Copy
Read the latest installment of The Commons, a bi-monthly newsletter for Nelson Institute alumni and friends.

The Commons

For Nelson Institute Alumni and Friends

May/June 2015
Earth Day recap in photos and more
Nearly 1,500 guests gathered at the Monona Terrace Community and Convention Center on April 20, 2015, to celebrate Earth Day and tackle some tough choices about the environmental challenges facing our rapidly changing planet. Experience the event through photos, Storify and related news coverage.
Graduate student helps birds fly again
Master's student Jackie Edmunds has always loved birds. So it’s no surprise that she spends her days feeding, nursing and otherwise assisting them. She works as the Wildlife Rehabilitation Training and Fundraising Coordinator at the Dane County Humane Society’s Four Lakes Wildlife Center, which provides care for ill, injured and orphaned wildlife.
Donations sought for energy professorship
A deadline-driven fundraising effort is under way to endow a Nelson Institute professorship in energy, which would provide support in perpetuity for the Energy Analysis and Policy Program. The goal is to raise $500,000 by June 1, 2015, which would make this fund eligible for a dollar-for-dollar match from the Morgridge Match program. Please contact Ann Swenson for more information.
Alumna honored for community outreach
Longtime UW-Madison campus and community outreach champion Dolly Ledin (M.S. Land Resources '88) has been awarded the Wisconsin Campus Compact 2015 Sister Joel Read Civic Leadership Award for her over 25 years of science outreach and community-based learning work.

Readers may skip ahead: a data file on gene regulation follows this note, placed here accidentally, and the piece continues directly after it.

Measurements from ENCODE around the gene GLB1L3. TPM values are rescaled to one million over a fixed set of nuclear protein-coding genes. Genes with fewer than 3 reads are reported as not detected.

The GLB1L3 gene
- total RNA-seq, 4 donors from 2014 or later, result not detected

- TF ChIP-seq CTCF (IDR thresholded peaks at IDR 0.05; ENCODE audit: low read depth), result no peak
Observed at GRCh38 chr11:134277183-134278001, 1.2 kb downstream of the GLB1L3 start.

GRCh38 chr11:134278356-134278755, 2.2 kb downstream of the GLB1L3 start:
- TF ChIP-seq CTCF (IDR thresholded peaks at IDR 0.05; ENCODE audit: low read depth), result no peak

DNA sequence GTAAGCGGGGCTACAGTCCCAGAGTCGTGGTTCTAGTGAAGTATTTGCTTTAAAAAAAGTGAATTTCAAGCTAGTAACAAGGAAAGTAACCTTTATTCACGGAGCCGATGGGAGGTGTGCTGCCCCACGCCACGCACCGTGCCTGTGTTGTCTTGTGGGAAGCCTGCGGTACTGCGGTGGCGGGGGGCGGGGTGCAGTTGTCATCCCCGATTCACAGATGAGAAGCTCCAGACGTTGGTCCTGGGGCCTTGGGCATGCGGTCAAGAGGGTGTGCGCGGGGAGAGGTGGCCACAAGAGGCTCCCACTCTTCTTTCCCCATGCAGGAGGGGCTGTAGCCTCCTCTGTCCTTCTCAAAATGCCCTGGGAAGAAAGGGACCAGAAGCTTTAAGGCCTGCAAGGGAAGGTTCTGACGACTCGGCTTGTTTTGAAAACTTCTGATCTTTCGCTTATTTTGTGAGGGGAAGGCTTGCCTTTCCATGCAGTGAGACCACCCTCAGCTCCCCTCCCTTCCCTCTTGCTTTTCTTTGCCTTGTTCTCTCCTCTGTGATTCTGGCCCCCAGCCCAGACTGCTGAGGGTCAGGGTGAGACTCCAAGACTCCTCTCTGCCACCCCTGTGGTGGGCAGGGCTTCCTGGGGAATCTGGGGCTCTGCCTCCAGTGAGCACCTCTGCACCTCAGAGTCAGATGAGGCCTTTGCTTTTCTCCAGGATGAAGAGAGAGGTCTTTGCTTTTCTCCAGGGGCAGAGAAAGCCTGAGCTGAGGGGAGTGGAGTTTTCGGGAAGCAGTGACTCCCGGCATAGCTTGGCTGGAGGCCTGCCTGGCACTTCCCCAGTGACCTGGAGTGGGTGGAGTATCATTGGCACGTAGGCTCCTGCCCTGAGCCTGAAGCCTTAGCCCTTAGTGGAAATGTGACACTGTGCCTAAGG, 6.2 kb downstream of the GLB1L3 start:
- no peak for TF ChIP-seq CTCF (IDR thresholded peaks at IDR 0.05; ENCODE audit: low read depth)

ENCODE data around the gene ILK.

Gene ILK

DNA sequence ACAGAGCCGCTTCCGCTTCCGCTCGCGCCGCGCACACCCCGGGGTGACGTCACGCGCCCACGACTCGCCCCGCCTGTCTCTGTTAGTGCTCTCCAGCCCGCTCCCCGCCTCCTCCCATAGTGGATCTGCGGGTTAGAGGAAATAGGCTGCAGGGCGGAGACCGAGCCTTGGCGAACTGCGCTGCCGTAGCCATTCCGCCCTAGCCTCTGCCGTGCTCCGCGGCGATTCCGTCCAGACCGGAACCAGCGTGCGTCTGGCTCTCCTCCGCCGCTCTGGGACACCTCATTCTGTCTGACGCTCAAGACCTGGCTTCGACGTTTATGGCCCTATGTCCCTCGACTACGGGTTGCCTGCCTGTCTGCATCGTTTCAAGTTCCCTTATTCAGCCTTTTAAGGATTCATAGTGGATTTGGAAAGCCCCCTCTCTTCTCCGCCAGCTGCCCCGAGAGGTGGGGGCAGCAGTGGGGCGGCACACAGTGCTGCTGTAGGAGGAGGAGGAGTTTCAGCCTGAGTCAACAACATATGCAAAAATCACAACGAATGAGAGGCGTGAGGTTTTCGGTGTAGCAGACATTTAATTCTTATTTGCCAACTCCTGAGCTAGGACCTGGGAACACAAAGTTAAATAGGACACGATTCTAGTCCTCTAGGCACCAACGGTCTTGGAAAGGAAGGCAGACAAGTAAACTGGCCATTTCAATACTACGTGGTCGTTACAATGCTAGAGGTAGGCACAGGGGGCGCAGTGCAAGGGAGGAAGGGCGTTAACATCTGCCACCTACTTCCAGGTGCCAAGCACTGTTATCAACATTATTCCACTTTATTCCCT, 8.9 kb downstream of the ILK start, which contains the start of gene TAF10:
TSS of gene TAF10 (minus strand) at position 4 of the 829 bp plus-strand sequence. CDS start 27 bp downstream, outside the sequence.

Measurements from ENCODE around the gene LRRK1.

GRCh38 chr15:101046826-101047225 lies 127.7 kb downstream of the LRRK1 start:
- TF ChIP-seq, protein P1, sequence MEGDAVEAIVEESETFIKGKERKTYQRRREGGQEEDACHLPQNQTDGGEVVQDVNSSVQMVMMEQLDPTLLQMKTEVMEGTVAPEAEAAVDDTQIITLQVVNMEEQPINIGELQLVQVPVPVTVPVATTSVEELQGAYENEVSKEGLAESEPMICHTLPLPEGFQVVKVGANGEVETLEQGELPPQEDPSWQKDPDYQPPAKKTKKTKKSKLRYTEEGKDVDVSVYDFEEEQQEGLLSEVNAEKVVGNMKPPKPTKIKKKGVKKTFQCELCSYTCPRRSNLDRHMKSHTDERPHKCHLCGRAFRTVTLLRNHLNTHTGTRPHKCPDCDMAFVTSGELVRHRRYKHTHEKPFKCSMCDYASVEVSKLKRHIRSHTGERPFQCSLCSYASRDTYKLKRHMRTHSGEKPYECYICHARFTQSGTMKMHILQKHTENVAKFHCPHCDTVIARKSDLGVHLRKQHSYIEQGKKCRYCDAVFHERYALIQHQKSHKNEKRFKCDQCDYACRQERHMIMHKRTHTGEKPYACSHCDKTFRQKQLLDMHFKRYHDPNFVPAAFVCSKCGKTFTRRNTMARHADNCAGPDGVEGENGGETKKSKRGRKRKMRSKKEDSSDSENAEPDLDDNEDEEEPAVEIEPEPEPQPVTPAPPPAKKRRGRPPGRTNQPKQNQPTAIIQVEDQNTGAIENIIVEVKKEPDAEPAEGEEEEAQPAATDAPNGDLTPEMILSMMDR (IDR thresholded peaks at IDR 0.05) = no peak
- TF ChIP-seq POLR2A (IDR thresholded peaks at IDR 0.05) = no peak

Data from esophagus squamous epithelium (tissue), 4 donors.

UW/Native Nations Summit
In March, more than 150 people from every native nation in Wisconsin and from across the UW-Madison campus gathered for focused conversations around university research partnerships and opportunities for additional mutually beneficial collaborations in the areas of environment, health and education. View photos from the event and learn more.
Nelson connections to Ebola film
In the midst of the Ebola outbreak in his hometown of Monrovia, Liberia, Nelson Institute graduate student Emmanuel Urey found himself constrained by travel restrictions and stereotypes when he tried to bring his children safely back to Madison with him. “In the Shadow of Ebola,” a new film by Nelson’s Gregg Mitman, captures Urey’s personal story.